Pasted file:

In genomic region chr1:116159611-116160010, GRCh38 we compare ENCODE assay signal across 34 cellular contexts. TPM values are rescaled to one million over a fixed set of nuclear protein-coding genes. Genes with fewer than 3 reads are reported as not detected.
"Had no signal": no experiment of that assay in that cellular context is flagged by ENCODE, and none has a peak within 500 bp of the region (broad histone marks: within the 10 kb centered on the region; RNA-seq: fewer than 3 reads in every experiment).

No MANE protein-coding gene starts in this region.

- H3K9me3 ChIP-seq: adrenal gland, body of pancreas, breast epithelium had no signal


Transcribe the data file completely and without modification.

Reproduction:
In genomic region chr1:116159611-116160010, GRCh38 we compare ENCODE assay signal across 34 cellular contexts. TPM values are rescaled to one million over a fixed set of nuclear protein-coding genes. Genes with fewer than 3 reads are reported as not detected.
"Had no signal": no experiment of that assay in that cellular context is flagged by ENCODE, and none has a peak within 500 bp of the region (broad histone marks: within the 10 kb centered on the region; RNA-seq: fewer than 3 reads in every experiment).

No MANE protein-coding gene starts in this region.

- H3K9me3 ChIP-seq: adrenal gland, body of pancreas, breast epithelium had no signal